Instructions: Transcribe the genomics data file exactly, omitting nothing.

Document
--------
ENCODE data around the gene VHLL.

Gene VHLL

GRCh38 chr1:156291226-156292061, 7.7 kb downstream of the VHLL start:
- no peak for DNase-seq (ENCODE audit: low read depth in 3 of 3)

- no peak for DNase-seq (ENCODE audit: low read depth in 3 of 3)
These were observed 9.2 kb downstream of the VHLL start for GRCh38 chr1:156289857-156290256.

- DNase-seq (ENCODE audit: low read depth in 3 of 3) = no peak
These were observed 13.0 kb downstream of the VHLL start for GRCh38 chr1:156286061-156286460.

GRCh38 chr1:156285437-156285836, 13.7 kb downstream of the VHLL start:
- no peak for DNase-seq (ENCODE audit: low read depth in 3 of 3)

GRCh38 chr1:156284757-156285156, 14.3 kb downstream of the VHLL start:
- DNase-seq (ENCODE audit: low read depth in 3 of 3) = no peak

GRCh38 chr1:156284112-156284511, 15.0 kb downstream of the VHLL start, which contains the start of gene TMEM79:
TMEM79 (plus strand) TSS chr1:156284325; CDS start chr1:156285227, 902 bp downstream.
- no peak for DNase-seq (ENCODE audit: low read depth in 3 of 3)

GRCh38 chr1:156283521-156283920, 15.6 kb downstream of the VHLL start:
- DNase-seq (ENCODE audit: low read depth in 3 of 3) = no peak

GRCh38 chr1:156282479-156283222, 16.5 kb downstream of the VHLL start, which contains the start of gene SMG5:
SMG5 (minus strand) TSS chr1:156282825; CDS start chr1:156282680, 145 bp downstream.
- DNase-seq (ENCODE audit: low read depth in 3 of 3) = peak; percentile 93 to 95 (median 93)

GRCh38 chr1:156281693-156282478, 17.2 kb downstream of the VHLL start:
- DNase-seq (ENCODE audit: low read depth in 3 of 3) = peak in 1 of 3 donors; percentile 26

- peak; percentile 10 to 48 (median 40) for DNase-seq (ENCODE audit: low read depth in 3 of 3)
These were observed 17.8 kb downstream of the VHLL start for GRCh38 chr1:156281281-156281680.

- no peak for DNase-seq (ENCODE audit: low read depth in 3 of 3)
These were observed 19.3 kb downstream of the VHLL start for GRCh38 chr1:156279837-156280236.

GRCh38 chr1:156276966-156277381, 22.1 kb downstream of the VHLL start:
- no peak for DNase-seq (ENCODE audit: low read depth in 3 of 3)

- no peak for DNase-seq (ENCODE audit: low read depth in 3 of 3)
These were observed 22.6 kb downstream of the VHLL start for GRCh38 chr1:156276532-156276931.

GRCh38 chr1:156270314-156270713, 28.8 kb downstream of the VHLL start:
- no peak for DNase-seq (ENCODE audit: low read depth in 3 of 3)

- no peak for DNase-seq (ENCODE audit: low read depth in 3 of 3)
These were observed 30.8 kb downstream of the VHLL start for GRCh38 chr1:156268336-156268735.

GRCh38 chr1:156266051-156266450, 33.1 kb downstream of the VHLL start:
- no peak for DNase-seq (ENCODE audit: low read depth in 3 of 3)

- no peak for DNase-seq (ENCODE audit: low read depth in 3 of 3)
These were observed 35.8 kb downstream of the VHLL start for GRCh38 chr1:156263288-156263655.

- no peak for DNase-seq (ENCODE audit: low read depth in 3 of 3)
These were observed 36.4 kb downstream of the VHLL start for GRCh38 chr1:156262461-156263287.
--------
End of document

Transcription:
ENCODE data around the gene VHLL.

Gene VHLL

GRCh38 chr1:156291226-156292061, 7.7 kb downstream of the VHLL start:
- no peak for DNase-seq (ENCODE audit: low read depth in 3 of 3)

- no peak for DNase-seq (ENCODE audit: low read depth in 3 of 3)
These were observed 9.2 kb downstream of the VHLL start for GRCh38 chr1:156289857-156290256.

- DNase-seq (ENCODE audit: low read depth in 3 of 3) = no peak
These were observed 13.0 kb downstream of the VHLL start for GRCh38 chr1:156286061-156286460.

GRCh38 chr1:156285437-156285836, 13.7 kb downstream of the VHLL start:
- no peak for DNase-seq (ENCODE audit: low read depth in 3 of 3)

GRCh38 chr1:156284757-156285156, 14.3 kb downstream of the VHLL start:
- DNase-seq (ENCODE audit: low read depth in 3 of 3) = no peak

GRCh38 chr1:156284112-156284511, 15.0 kb downstream of the VHLL start, which contains the start of gene TMEM79:
TMEM79 (plus strand) TSS chr1:156284325; CDS start chr1:156285227, 902 bp downstream.
- no peak for DNase-seq (ENCODE audit: low read depth in 3 of 3)

GRCh38 chr1:156283521-156283920, 15.6 kb downstream of the VHLL start:
- DNase-seq (ENCODE audit: low read depth in 3 of 3) = no peak

GRCh38 chr1:156282479-156283222, 16.5 kb downstream of the VHLL start, which contains the start of gene SMG5:
SMG5 (minus strand) TSS chr1:156282825; CDS start chr1:156282680, 145 bp downstream.
- DNase-seq (ENCODE audit: low read depth in 3 of 3) = peak; percentile 93 to 95 (median 93)

GRCh38 chr1:156281693-156282478, 17.2 kb downstream of the VHLL start:
- DNase-seq (ENCODE audit: low read depth in 3 of 3) = peak in 1 of 3 donors; percentile 26

- peak; percentile 10 to 48 (median 40) for DNase-seq (ENCODE audit: low read depth in 3 of 3)
These were observed 17.8 kb downstream of the VHLL start for GRCh38 chr1:156281281-156281680.

- no peak for DNase-seq (ENCODE audit: low read depth in 3 of 3)
These were observed 19.3 kb downstream of the VHLL start for GRCh38 chr1:156279837-156280236.

GRCh38 chr1:156276966-156277381, 22.1 kb downstream of the VHLL start:
- no peak for DNase-seq (ENCODE audit: low read depth in 3 of 3)

- no peak for DNase-seq (ENCODE audit: low read depth in 3 of 3)
These were observed 22.6 kb downstream of the VHLL start for GRCh38 chr1:156276532-156276931.

GRCh38 chr1:156270314-156270713, 28.8 kb downstream of the VHLL start:
- no peak for DNase-seq (ENCODE audit: low read depth in 3 of 3)

- no peak for DNase-seq (ENCODE audit: low read depth in 3 of 3)
These were observed 30.8 kb downstream of the VHLL start for GRCh38 chr1:156268336-156268735.

GRCh38 chr1:156266051-156266450, 33.1 kb downstream of the VHLL start:
- no peak for DNase-seq (ENCODE audit: low read depth in 3 of 3)

- no peak for DNase-seq (ENCODE audit: low read depth in 3 of 3)
These were observed 35.8 kb downstream of the VHLL start for GRCh38 chr1:156263288-156263655.

- no peak for DNase-seq (ENCODE audit: low read depth in 3 of 3)
These were observed 36.4 kb downstream of the VHLL start for GRCh38 chr1:156262461-156263287.